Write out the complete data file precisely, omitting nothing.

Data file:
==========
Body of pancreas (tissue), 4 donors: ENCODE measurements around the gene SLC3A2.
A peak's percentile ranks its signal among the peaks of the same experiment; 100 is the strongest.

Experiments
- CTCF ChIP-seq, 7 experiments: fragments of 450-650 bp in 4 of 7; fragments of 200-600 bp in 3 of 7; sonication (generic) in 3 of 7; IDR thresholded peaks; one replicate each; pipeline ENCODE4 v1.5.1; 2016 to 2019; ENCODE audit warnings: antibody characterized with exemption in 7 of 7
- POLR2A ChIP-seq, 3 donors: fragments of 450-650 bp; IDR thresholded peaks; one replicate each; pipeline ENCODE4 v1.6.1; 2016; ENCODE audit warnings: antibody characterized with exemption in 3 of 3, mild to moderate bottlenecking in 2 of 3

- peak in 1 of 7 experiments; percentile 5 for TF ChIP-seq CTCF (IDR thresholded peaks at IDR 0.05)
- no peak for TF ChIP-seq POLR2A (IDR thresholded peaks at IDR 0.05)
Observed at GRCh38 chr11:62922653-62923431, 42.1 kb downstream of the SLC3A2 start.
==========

Body of pancreas (tissue), 4 donors: ENCODE measurements around the gene SLC3A2.
A peak's percentile ranks its signal among the peaks of the same experiment; 100 is the strongest.

Experiments
- CTCF ChIP-seq, 7 experiments: fragments of 450-650 bp in 4 of 7; fragments of 200-600 bp in 3 of 7; sonication (generic) in 3 of 7; IDR thresholded peaks; one replicate each; pipeline ENCODE4 v1.5.1; 2016 to 2019; ENCODE audit warnings: antibody characterized with exemption in 7 of 7
- POLR2A ChIP-seq, 3 donors: fragments of 450-650 bp; IDR thresholded peaks; one replicate each; pipeline ENCODE4 v1.6.1; 2016; ENCODE audit warnings: antibody characterized with exemption in 3 of 3, mild to moderate bottlenecking in 2 of 3

- peak in 1 of 7 experiments; percentile 5 for TF ChIP-seq CTCF (IDR thresholded peaks at IDR 0.05)
- no peak for TF ChIP-seq POLR2A (IDR thresholded peaks at IDR 0.05)
Observed at GRCh38 chr11:62922653-62923431, 42.1 kb downstream of the SLC3A2 start.